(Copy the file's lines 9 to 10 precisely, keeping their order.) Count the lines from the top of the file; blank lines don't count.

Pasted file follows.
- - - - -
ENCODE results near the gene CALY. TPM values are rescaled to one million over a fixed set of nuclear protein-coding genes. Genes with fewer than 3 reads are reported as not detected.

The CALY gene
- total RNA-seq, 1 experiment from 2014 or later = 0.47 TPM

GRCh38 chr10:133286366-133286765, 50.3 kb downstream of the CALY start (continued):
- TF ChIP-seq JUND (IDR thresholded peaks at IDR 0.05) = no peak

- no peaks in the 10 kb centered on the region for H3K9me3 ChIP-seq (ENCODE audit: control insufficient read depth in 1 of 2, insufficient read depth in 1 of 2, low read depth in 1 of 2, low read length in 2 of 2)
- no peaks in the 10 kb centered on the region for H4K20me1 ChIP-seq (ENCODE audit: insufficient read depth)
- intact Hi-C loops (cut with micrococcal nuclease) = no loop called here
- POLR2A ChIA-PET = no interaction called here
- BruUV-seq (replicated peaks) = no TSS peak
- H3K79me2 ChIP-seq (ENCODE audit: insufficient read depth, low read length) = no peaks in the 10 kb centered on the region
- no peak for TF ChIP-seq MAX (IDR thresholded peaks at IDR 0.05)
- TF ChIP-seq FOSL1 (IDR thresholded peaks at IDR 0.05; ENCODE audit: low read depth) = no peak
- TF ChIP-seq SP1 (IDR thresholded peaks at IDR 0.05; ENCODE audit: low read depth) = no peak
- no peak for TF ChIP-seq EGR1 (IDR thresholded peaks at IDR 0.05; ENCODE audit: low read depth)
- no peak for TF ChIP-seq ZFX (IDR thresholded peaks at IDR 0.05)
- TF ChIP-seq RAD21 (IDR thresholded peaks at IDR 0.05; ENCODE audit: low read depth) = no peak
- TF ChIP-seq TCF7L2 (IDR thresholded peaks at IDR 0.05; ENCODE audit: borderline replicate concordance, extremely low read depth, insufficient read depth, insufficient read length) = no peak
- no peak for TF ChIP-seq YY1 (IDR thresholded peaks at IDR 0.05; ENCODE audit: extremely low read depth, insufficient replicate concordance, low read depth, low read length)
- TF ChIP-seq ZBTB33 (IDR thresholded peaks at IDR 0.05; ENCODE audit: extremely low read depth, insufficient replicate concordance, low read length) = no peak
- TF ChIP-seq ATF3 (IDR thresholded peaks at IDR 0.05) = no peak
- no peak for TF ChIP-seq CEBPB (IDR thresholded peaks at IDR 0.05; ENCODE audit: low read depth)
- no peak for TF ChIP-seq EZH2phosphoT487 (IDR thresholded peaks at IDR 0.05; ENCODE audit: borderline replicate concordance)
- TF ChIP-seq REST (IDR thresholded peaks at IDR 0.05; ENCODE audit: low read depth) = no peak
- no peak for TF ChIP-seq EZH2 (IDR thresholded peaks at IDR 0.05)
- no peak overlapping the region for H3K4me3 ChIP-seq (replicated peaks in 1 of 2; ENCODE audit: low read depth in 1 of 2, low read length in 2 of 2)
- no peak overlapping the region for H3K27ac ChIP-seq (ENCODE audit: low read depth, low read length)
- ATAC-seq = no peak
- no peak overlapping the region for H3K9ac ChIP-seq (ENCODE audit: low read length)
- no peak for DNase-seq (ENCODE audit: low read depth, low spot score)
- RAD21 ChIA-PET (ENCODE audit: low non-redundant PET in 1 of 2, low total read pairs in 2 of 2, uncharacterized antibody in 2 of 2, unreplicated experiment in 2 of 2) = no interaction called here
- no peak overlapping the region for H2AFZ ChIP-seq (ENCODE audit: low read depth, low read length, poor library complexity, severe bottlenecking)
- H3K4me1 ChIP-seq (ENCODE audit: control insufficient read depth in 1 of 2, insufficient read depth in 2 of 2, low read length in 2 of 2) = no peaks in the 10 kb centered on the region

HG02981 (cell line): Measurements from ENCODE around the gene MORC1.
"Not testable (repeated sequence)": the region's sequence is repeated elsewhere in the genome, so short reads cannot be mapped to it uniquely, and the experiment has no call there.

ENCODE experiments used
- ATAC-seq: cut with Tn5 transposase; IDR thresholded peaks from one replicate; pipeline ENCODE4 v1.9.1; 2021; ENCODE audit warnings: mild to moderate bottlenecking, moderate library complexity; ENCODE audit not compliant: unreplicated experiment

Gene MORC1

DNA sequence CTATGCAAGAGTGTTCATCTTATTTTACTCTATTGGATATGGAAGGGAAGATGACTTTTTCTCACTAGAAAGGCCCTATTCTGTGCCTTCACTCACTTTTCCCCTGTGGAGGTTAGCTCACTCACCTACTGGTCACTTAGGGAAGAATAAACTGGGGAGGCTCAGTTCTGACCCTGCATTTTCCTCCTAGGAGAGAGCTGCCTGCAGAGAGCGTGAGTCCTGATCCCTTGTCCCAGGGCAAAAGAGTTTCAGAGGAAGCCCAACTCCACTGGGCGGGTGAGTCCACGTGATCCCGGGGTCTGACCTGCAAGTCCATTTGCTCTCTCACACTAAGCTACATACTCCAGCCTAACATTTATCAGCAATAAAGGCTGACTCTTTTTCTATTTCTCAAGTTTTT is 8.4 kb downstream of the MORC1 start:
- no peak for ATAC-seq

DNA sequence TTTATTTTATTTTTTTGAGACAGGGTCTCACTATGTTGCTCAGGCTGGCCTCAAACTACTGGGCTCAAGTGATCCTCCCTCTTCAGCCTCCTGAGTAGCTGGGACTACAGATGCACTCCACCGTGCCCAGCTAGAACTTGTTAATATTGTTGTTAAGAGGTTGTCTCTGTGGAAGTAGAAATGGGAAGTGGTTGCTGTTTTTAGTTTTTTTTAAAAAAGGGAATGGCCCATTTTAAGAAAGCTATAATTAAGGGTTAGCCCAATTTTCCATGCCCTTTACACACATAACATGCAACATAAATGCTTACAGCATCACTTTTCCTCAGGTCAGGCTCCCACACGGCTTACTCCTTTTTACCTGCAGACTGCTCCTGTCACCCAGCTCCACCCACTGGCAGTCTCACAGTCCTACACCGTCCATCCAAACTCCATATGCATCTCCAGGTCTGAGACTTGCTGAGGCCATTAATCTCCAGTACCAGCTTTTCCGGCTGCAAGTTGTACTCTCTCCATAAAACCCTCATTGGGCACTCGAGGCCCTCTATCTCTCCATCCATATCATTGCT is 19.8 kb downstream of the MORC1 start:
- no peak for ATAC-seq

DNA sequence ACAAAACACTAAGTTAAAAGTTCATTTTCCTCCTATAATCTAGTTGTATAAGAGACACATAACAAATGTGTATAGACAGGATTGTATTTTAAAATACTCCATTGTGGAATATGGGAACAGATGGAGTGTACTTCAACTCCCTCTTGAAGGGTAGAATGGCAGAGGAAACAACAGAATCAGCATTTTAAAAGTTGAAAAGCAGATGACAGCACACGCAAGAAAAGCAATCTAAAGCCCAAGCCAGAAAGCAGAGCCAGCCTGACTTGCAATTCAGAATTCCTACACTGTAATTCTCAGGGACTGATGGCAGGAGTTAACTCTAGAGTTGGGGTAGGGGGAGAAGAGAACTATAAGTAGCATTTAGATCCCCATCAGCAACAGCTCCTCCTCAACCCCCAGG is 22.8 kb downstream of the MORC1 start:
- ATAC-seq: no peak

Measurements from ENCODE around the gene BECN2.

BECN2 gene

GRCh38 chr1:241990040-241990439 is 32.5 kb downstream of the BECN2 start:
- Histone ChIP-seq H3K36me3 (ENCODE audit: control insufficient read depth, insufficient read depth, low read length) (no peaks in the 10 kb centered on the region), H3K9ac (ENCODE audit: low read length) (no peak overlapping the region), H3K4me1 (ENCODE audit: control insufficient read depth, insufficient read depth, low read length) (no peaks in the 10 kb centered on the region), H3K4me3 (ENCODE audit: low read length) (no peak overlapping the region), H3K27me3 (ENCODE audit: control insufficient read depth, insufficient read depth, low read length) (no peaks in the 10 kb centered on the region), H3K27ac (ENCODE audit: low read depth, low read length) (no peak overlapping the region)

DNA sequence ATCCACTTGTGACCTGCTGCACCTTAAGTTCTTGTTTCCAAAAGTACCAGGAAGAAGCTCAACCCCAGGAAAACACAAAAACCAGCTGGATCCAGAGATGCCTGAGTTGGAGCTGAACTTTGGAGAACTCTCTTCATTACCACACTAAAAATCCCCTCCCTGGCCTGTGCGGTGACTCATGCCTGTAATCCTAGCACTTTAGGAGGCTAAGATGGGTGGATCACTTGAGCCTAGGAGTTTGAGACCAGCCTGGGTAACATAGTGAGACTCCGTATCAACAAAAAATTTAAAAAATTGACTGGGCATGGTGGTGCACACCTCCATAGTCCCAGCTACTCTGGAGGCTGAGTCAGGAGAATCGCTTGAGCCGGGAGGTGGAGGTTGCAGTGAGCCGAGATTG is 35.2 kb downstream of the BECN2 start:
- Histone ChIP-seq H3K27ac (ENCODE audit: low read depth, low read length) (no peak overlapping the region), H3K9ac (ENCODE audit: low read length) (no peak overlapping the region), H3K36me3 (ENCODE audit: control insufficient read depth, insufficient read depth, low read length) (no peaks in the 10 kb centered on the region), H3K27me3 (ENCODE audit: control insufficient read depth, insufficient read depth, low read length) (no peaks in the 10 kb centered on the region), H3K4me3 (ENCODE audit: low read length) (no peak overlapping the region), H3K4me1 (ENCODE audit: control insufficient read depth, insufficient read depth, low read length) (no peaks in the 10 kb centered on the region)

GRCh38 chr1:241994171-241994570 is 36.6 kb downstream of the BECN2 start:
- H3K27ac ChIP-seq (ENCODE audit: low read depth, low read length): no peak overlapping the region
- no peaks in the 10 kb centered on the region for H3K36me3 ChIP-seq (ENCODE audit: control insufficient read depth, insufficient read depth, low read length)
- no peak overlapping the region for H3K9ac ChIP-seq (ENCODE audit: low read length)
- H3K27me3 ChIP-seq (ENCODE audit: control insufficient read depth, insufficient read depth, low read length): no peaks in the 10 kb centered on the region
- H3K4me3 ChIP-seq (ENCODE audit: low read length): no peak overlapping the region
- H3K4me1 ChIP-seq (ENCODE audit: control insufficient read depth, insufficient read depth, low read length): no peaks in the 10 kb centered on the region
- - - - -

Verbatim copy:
- POLR2A ChIA-PET = no interaction called here
- BruUV-seq (replicated peaks) = no TSS peak